Sunday, 29 June 2008
It's cool and dark as I jog home, my feet hitting the pavement in the new rhythm I've learned. My arms and legs ache from the effort I've put in at the gym, but the running is keeping them warm. It's maybe 10 degrees and the sweat is chilling as soon as it forms on my skin, evaporating off and raising goosebumps on the slick smoothness. If I slow down my muscles tighten in the cold, painfully, so I keep running, the whole way home, my breath uneven and heavy, catching occasionally.
I run through a spiders web and feel the stickiness bind across my cheek, brushing it away without breaking stride. Up the hill, through the shortcut and along the edge of the park. It's through here that the perfume of murraya sits in cloying clouds, so heady that I hold my breath trying to avoid the thickness of the scent. All around me syrupy as I run past the hedges heavy with blooms. I come to an intersection and have to stop for a car, feeling my calves tighten painfully, understanding now why joggers do that strange on the spot dance at traffic lights. On the other side of the road as I start again, less rhythmically and much more painfully the insistent sensuality of the murraya settles down and I can breathe more easily, catching only tastes of the scent instead of inhaling it.
I watch the stars in the winter bright sky looking for my favourite twinkling in her constellation, when I smell something that actually stops me so that I can find where its' coming from. A perfume as light and as sweet as the murraya was domineering and cloying. I walk towards the scent, transported 20 years earlier and drink it in, the honey that is wattle. My fingertips lightly brush the fronds of the tiny pompom flowers before I greedily bring a bough to my face so that I can bury myself in memory. The lightly pollenated softness caresses my cheek as I inhale deeply, sweetly intoxicated, alone in perfect memory.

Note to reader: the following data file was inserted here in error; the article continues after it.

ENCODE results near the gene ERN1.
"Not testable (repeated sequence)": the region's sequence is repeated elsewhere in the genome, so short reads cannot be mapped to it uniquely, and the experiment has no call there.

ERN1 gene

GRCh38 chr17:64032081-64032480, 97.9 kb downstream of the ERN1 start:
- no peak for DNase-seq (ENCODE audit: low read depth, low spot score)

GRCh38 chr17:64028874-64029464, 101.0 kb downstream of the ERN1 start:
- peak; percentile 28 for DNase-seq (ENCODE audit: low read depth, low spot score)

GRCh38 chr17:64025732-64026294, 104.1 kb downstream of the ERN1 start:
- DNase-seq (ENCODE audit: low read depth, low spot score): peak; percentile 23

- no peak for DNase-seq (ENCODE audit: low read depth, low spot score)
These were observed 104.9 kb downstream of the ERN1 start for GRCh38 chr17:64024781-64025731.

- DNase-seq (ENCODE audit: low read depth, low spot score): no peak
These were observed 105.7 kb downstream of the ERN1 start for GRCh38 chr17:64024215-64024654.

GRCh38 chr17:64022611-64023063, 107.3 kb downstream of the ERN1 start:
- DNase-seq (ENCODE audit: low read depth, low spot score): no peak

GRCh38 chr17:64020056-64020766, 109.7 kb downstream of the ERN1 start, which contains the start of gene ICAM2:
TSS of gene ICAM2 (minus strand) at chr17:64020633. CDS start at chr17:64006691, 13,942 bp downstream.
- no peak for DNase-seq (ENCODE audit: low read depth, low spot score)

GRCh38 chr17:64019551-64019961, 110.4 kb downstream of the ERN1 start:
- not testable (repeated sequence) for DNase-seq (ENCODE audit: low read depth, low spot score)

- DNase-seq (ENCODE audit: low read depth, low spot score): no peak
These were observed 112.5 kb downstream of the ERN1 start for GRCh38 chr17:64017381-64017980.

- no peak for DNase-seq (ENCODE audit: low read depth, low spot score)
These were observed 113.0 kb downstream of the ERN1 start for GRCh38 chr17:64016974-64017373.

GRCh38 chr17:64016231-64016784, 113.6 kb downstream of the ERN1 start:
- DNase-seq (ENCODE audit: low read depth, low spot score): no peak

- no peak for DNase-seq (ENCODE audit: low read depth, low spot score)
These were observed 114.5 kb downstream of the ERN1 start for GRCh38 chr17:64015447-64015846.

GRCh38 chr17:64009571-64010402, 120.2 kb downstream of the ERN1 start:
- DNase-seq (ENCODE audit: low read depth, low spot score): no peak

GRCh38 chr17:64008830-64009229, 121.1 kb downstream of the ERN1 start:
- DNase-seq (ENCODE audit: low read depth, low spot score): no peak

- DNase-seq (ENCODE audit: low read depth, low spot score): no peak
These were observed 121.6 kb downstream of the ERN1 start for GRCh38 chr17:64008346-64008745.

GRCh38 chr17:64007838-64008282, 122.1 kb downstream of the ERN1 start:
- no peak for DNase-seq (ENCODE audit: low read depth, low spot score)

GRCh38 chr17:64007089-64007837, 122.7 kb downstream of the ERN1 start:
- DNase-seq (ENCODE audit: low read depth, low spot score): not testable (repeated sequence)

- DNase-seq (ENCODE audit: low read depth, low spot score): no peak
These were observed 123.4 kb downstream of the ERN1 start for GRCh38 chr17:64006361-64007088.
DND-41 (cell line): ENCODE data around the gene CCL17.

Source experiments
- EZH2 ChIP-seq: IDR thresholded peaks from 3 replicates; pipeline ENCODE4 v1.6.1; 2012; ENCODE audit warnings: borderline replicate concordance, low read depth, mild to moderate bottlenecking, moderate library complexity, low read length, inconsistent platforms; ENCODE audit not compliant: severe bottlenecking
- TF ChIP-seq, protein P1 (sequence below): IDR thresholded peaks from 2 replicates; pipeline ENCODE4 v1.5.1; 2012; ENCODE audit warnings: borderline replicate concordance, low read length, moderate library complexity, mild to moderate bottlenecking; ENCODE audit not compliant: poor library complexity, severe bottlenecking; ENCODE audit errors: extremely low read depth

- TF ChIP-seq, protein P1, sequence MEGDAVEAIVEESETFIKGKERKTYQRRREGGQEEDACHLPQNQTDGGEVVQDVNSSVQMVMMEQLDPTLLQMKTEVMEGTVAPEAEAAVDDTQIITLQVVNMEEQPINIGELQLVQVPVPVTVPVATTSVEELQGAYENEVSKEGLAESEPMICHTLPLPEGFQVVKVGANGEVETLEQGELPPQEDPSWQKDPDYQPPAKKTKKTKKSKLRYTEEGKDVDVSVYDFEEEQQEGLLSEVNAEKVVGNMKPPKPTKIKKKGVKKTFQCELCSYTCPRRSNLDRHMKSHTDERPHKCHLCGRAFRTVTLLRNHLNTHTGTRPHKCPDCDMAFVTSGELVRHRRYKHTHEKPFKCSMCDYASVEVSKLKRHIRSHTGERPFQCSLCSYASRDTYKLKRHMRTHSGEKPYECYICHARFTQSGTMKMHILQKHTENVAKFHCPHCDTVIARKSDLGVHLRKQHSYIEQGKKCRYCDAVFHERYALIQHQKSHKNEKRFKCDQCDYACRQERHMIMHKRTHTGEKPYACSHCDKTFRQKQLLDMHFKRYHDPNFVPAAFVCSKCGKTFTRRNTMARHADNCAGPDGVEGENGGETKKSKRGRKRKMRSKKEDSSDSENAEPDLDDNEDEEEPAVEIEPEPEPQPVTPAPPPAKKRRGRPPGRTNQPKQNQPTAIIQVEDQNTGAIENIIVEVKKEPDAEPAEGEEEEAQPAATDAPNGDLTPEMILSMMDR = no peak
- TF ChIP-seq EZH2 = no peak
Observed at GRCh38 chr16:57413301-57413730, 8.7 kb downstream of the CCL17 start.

I wonder where he is now, the boy that held my hand and took me to see the wattle tree, the first time I had ever seen the drifted tree in amongst winter frost. I remember the shyness and awareness of sharing something so beautiful with him. The look of wonder and happiness when I accepted his invitation to explore - the way that that tree and that loveliness set the standard for all boyfriends to follow and that so very few if any made. The simple act of taking me to see something so unearthly beautiful, so sweetly perfumed like so much of my childhood.
I stood there in the freezing night, my breath coming in steamfilled puffs under a starry sky as I wished with all my heart for the innocence and the perfume of that time. My legs contracting painfully as I stood, my eyes clear and glittering in the moonlight, marked by pain but also by the Gleam.